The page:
DVT SystemVerilog IDE User Guide
Rev. 24.1.15, 10 July 2024

41.11 Understanding DVT IDE memory usage

The main goal of this application note is to help you understand the memory usage of DVT.

First, two important concepts involved in memory usage analysis need to be clarified: resident and virtual memory.

Resident Memory

Resident memory usage represents the actual physical memory (RAM) used by an application at a given time. It includes the executable code, the dynamic libraries, and the stack and heap space required by the application during runtime. Resident memory is directly managed by the operating system and is critical for an application's performance.

Usually, resident memory is computed using the allocated heap size and the additional memory an application consumes during execution (such as memory used by the JVM or other off-heap memory allocation performed by various mechanisms).

You can specify the maximum amount of resident memory that DVT may use via the -heap_size argument of dvt.sh or dvt_cli.sh. The optimal value depends on the project's size, and is typically determined by an iterative process. The default is 3G.

You can check how much of the heap is used in the Status Bar Heap Indicator. After you trigger a full build of the project, let it finish, and then press the button next to the Heap Indicator (the one that looks like a recycle bin) to force a garbage collection. As a general rule, the heap usage should be around half of the max heap, to allow plenty of headroom for subsequent operations such as incremental builds, diagram generation, refactorings, semantic searches, etc.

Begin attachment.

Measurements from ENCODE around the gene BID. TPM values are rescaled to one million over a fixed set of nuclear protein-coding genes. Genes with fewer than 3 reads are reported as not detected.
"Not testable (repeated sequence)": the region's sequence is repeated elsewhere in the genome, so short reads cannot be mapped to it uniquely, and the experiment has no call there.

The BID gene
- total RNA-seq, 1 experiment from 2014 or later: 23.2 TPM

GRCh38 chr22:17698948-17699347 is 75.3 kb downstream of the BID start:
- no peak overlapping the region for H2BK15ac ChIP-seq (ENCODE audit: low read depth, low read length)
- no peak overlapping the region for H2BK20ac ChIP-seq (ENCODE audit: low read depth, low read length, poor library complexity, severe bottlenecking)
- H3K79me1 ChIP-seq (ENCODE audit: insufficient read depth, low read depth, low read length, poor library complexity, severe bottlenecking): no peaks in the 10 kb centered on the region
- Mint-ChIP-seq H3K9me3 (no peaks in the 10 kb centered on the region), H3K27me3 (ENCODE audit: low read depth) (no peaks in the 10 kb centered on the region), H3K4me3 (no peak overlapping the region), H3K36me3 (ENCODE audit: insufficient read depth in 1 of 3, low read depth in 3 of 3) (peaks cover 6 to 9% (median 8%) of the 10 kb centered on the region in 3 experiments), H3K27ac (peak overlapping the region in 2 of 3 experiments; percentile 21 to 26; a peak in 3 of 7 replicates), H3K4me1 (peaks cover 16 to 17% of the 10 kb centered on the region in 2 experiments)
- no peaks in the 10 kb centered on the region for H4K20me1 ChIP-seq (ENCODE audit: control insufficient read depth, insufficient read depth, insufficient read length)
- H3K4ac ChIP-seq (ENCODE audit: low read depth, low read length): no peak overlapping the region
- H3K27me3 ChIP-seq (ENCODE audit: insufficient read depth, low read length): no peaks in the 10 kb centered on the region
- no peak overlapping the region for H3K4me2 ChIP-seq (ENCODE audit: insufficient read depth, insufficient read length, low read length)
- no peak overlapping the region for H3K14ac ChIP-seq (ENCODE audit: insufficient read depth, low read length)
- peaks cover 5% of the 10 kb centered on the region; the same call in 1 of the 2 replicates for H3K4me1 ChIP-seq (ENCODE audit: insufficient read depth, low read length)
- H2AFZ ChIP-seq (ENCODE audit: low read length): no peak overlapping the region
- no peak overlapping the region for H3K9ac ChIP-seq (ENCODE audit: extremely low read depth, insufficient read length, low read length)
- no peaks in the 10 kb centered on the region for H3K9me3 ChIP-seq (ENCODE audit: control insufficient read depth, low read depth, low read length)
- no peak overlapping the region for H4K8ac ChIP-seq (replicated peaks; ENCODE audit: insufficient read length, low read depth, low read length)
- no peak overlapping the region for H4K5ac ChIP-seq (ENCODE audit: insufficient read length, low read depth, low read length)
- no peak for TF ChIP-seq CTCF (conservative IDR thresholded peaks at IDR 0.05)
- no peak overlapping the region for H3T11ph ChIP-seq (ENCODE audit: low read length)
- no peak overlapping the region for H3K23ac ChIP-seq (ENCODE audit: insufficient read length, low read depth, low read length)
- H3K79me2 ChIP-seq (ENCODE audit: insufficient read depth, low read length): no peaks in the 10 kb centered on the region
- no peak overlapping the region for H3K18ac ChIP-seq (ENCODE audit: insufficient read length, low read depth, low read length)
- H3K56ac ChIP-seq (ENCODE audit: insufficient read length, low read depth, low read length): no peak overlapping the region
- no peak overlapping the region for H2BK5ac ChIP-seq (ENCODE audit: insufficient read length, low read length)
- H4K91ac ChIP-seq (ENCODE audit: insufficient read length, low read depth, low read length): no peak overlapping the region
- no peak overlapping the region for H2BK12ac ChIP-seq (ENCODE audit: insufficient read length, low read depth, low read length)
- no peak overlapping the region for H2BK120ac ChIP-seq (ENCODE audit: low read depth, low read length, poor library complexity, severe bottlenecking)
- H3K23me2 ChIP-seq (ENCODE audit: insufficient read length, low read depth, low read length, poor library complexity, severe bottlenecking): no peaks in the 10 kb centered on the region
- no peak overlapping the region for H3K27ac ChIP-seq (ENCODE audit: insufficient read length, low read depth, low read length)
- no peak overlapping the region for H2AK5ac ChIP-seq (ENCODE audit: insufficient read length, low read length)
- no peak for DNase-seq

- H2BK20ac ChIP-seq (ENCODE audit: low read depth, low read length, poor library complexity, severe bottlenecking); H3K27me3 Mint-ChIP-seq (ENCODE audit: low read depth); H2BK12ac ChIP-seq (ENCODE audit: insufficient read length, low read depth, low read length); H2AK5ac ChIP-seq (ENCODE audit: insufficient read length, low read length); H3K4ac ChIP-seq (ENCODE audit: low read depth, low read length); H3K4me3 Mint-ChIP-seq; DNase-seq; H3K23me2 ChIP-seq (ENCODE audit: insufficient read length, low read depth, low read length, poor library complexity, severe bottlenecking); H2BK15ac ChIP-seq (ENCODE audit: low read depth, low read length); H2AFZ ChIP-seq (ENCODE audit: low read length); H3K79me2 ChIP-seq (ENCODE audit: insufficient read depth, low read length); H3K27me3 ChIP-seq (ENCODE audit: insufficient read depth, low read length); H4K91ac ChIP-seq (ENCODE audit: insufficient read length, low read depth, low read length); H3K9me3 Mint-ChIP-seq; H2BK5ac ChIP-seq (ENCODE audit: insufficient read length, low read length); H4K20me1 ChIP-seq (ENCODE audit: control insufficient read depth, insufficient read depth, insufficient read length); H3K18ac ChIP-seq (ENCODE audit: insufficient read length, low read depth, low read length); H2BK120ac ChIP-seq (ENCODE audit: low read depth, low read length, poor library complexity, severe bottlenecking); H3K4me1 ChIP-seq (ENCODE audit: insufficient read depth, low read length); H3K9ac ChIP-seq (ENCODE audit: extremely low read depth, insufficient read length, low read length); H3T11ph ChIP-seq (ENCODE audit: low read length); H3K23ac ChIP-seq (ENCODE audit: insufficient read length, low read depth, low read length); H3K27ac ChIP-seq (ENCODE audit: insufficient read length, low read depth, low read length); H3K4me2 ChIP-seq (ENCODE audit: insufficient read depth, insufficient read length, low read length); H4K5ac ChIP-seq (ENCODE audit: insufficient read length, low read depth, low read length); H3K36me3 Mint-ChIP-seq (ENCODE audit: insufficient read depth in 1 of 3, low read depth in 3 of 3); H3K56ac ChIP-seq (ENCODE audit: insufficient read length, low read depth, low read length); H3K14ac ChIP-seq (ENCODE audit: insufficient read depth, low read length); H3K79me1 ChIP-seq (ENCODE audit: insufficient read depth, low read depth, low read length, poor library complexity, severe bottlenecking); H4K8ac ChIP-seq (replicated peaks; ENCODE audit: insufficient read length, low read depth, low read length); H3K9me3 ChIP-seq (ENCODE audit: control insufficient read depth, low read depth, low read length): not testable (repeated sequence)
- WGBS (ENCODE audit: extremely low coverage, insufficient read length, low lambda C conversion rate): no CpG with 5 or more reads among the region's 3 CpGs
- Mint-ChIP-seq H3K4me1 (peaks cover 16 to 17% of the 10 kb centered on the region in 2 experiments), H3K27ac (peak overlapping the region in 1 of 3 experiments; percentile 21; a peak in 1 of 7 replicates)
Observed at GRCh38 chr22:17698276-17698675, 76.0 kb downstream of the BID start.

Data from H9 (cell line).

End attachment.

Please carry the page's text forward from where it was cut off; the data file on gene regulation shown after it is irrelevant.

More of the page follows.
Virtual Memory

Virtual memory is an abstraction provided by the operating system that allows an application to virtually access more memory than is physically available. It provides each application with its own virtual address space, which is typically much larger than the available physical memory. The operating system's memory manager oversees virtual memory, a combination of RAM and disk space, including various system handles, memory-mapped files, and so on. Since some portions of this memory are allocated but remain untouched, the operating system loads only the necessary portions into physical memory, making the overall size of virtual memory largely irrelevant.

For instance, in the following example, a process is using 1.1T of virtual memory, while the total amount of physical memory is less than 38G (Mem+Swp).

As a bottom line, since Virtual Memory is not a limited physical resource, it is not a good measurement for resource allocation or memory profiling.

Note: Virtual memory is responsible for making use of the address space, which is limited to the width of the registers. That limitation is visible on 32-bit processors, as its registers can store up to 2^32 (4GB) of addresses. For that reason, watchdogs were used on 32-bit systems to limit the amount of virtual memory an application can use. This is no longer necessary for current 64-bit processors, which can hold up to 2^64 addresses.